The official language of written communication in Egypt has been ancient Greek for roughly a millenium, between 332 BC (conquest of Egypt by Alexander the Great) and AD 642 (Arab conquet of Egypt). During that time, the inhabitants of the land produced written documents by the millions : letters, contracts, declarations, petitions, registers etc. They also copied books, some of which have not been copied on by the scribes of the Byzantine period.
In the nineteenth century, diggers in Egypt brought back to the surface a vast amount of Greek papyri. Those texts, sometimes complete but often in a fragmentary condition, were bought by various institutions in Europe and North America. The Geneva Library (formerly Public and University Library of Geneva) holds several hundred such texts. A fair number of them have been published since their purchase, but there remains a lot of unpublished papyri to be taken care of, especially for the Late Roman period.
The research team includes Ms. Sarah Gaffino Moeri (who was active in the first phase of the project, but has now left for other activities), Ms. Sophie Gällnö Viala and Ms. Noemi Poget Kern, under the supervision of Prof. Paul Schubert.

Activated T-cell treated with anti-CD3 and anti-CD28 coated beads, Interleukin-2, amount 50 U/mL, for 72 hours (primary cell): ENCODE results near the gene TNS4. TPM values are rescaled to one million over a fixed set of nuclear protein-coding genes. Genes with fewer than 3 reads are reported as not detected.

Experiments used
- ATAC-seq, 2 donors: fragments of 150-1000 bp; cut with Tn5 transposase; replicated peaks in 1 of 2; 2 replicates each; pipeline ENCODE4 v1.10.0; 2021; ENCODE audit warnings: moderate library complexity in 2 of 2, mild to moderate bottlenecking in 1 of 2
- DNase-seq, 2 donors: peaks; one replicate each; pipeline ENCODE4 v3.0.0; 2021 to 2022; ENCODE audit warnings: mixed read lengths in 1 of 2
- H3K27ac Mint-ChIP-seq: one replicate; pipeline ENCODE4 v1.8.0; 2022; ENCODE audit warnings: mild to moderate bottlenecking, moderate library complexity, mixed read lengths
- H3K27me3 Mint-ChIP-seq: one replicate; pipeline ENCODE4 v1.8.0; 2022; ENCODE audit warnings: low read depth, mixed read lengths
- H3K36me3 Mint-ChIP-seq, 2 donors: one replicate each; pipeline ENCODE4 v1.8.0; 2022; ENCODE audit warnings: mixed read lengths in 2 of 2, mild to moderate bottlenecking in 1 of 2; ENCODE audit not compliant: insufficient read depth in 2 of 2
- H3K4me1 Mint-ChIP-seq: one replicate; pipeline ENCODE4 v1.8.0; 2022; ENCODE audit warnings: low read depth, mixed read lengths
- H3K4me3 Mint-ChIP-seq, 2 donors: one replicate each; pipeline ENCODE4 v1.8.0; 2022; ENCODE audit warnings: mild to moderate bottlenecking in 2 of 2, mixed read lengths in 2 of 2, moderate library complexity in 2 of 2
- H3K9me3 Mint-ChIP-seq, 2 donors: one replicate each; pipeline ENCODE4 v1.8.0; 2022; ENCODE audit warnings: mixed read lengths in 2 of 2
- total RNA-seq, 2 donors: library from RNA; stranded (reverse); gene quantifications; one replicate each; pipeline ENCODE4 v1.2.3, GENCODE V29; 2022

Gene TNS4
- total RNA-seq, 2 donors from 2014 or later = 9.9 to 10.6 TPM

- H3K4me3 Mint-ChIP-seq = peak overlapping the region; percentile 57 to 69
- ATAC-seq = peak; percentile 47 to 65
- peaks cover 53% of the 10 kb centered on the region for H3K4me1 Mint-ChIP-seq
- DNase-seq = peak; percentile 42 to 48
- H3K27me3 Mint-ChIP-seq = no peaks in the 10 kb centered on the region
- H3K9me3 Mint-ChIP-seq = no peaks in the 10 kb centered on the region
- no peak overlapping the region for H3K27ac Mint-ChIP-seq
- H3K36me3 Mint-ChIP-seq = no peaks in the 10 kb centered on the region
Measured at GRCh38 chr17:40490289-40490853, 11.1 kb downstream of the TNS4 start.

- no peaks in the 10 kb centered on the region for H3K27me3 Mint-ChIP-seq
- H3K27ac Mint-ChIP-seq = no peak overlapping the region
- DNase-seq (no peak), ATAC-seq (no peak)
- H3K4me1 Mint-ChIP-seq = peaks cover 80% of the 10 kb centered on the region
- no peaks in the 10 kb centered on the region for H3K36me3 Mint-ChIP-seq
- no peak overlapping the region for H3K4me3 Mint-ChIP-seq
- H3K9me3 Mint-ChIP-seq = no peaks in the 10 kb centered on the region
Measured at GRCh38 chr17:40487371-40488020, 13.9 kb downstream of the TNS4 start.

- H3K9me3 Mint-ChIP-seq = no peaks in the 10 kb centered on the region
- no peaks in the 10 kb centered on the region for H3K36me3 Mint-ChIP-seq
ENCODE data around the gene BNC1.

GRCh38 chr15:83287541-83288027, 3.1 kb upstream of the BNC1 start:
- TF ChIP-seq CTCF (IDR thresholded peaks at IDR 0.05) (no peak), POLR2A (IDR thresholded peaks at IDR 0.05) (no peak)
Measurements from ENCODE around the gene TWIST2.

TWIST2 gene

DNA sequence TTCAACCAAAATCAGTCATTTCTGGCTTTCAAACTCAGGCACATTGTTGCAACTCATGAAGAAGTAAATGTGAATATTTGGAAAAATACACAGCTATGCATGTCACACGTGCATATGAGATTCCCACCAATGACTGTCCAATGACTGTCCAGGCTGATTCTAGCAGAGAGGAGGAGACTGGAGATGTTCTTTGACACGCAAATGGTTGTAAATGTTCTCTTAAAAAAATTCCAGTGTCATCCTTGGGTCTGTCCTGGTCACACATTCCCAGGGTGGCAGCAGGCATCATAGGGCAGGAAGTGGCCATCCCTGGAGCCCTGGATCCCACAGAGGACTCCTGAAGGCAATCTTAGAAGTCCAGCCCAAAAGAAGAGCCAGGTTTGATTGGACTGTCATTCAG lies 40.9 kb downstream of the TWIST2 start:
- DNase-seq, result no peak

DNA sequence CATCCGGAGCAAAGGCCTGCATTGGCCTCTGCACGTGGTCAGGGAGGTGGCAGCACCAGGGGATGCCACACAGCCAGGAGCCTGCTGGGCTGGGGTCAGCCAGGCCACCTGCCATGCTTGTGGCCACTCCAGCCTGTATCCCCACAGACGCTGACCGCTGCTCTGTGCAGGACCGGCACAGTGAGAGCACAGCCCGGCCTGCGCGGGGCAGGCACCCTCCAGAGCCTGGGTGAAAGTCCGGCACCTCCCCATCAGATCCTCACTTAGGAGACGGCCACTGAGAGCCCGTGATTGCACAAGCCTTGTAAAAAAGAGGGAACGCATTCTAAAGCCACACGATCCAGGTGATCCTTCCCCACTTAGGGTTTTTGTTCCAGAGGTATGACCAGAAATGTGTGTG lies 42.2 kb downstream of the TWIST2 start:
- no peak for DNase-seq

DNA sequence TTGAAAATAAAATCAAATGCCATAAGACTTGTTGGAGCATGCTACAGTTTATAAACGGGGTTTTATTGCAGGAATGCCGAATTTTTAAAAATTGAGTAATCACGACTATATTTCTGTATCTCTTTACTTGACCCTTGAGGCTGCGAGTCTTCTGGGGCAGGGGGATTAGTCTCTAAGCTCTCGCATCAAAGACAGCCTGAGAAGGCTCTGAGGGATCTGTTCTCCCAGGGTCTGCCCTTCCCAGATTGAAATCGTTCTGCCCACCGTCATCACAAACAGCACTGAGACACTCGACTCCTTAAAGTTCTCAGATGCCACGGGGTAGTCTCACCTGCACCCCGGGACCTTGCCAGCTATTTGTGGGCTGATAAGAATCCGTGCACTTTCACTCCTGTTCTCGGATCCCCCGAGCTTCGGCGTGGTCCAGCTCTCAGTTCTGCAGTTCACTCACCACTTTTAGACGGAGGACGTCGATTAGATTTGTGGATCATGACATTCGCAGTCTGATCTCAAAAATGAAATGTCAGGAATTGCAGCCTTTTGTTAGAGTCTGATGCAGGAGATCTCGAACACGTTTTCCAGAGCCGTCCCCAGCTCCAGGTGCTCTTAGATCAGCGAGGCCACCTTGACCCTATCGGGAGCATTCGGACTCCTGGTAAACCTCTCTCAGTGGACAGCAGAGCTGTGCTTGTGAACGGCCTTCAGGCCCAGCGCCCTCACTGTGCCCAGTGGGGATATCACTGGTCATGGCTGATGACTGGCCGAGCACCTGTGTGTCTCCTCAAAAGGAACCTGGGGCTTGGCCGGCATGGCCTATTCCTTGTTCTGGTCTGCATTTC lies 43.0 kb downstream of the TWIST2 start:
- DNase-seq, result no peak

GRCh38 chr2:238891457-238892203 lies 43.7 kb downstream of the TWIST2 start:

The aim of this project is to publish about fifty new texts from the Geneva collection. They are literary texts of pagan and christian contents, letters, contracts, petitions etc. Most of them are preserved only as fragment. The work consists of deciphering the texts, filling the gaps when possible, providing a translation, and writing a physical description, an introduction on the contents, as well as a commentary on each text. Published papyri can then be used by other scholars, either specialists of literature and religion, or historians, as new material ; this new material in turn allows scholars to test preexisting models pertaining to Antiquity.